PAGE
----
Dr. Joel Baumgartner

Surgical Oncologist at UC San Diego Health

Dr. Joel Baumgartner is one of the top surgical oncologists for peritoneal malignancies. He’s the primary peritoneal mesothelioma surgeon at Moores Cancer Center. This institution is part of the University of California San Diego Health System.

Dr. Joel Baumgartner

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Peritoneal Mesothelioma

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Moores Cancer Center at University of California San Diego Health

3855 Health Sciences Drive, La Jolla, CA 92037


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More About Mesothelioma Specialist Dr. Joel Baumgartner

Dr. Baumgartner is one of many peritoneal mesothelioma specialists emerging from the University of Pittsburgh Medical Center (UPMC), where he completed a surgical oncology fellowship.

“It has changed ever since I was there,” he said of the fellowship. “It’s basically a large peritoneal surface malignancy program.

“A lot of the training in the fellowship involves taking care of these patients.”

His training included a focus on HIPEC and cytoreductive surgery. HIPEC stands for heated intraperitoneal chemotherapy. Surgical oncologists use this intraoperative therapy for many abdominal cancers.

“I got a lot of experience with that (at UPMC),” Dr. Baumgartner said of HIPEC surgery, noting the program offers “more exposure to this surgery than any fellowship program in the country.”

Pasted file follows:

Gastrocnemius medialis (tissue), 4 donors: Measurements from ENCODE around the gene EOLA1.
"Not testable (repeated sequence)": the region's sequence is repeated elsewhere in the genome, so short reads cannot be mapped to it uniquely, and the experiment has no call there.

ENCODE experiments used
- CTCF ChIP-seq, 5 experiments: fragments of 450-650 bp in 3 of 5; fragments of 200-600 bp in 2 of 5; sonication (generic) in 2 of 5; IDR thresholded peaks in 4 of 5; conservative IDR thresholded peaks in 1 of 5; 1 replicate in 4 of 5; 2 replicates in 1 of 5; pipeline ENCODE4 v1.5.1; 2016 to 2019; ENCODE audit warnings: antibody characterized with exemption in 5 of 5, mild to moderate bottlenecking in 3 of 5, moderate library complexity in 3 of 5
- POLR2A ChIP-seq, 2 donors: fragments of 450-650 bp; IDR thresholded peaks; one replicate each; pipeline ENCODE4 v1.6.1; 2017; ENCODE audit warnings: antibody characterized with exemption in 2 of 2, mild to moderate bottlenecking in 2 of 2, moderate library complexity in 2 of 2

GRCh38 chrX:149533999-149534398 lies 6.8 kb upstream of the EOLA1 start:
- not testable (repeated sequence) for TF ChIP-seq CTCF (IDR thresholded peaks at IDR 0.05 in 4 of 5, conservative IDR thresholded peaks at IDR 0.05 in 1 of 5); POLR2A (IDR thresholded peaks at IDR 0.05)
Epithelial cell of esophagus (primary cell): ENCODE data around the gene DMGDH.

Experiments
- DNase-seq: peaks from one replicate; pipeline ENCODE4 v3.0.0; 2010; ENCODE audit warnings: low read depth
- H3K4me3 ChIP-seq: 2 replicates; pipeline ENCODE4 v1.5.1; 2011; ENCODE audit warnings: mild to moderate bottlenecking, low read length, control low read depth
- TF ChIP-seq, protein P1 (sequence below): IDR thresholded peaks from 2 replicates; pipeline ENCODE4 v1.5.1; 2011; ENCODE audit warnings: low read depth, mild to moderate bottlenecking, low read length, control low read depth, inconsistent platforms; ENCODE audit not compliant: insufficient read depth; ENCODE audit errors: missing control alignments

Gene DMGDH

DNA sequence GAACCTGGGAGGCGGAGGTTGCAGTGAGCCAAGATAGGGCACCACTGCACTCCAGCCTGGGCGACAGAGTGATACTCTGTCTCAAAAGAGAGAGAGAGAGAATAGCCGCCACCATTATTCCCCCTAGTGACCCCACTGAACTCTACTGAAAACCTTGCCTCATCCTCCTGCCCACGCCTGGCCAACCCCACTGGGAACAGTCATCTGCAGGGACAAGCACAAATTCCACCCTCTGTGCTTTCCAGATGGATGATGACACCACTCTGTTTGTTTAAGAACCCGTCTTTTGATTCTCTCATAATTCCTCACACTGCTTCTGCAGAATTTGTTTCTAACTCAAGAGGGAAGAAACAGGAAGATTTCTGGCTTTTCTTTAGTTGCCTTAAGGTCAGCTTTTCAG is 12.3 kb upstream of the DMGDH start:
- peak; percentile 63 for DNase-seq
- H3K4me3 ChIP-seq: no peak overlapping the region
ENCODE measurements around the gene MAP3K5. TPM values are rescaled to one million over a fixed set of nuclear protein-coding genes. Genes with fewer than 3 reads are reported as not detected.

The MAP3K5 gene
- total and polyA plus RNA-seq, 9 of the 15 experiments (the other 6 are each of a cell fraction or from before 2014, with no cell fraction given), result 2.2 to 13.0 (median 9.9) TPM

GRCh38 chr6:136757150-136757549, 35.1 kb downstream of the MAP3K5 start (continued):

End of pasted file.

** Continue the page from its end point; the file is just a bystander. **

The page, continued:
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Medical Degrees and Residencies

    • Medical Degree from Indiana University in Bloomington, 2003
    • Residency in General Surgery at the University of Colorado School of Medicine in Aurora, 2003‑2010
    • Fellowship in General Surgical Oncology at the University of Pittsburgh Medical Center, 2010‑2012
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Certifications and Memberships

    • Certified by the American Board of Surgery

Get Connected to Dr. Joel Baumgartner

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Dr. Baumgartner sees patients from across the country. He is part of a national HIPEC program and sees 10‑15 people with peritoneal mesothelioma a year. He joined the UC San Diego Health System in 2013 as part of Moores Cancer Center.